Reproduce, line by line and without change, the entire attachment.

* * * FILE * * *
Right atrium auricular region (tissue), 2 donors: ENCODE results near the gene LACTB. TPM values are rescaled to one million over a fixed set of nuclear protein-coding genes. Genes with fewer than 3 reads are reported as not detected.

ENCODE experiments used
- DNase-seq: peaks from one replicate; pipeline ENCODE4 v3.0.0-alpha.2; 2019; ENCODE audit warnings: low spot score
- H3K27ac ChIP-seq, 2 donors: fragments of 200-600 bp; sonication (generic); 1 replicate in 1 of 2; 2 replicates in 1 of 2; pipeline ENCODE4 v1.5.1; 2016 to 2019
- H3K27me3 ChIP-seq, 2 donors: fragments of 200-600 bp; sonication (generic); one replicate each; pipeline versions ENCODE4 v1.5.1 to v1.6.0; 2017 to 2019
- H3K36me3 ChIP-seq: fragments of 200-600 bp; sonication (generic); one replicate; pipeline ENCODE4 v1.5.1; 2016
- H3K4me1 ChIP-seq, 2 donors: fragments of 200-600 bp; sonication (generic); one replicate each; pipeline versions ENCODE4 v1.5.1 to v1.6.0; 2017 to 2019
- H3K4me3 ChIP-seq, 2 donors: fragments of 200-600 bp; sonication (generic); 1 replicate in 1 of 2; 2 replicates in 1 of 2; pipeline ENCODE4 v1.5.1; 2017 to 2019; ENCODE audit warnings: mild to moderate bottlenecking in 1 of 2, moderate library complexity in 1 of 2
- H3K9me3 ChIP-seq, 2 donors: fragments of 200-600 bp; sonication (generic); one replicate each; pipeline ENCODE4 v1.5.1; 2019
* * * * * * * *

Right atrium auricular region (tissue), 2 donors: ENCODE results near the gene LACTB. TPM values are rescaled to one million over a fixed set of nuclear protein-coding genes. Genes with fewer than 3 reads are reported as not detected.

ENCODE experiments used
- DNase-seq: peaks from one replicate; pipeline ENCODE4 v3.0.0-alpha.2; 2019; ENCODE audit warnings: low spot score
- H3K27ac ChIP-seq, 2 donors: fragments of 200-600 bp; sonication (generic); 1 replicate in 1 of 2; 2 replicates in 1 of 2; pipeline ENCODE4 v1.5.1; 2016 to 2019
- H3K27me3 ChIP-seq, 2 donors: fragments of 200-600 bp; sonication (generic); one replicate each; pipeline versions ENCODE4 v1.5.1 to v1.6.0; 2017 to 2019
- H3K36me3 ChIP-seq: fragments of 200-600 bp; sonication (generic); one replicate; pipeline ENCODE4 v1.5.1; 2016
- H3K4me1 ChIP-seq, 2 donors: fragments of 200-600 bp; sonication (generic); one replicate each; pipeline versions ENCODE4 v1.5.1 to v1.6.0; 2017 to 2019
- H3K4me3 ChIP-seq, 2 donors: fragments of 200-600 bp; sonication (generic); 1 replicate in 1 of 2; 2 replicates in 1 of 2; pipeline ENCODE4 v1.5.1; 2017 to 2019; ENCODE audit warnings: mild to moderate bottlenecking in 1 of 2, moderate library complexity in 1 of 2
- H3K9me3 ChIP-seq, 2 donors: fragments of 200-600 bp; sonication (generic); one replicate each; pipeline ENCODE4 v1.5.1; 2019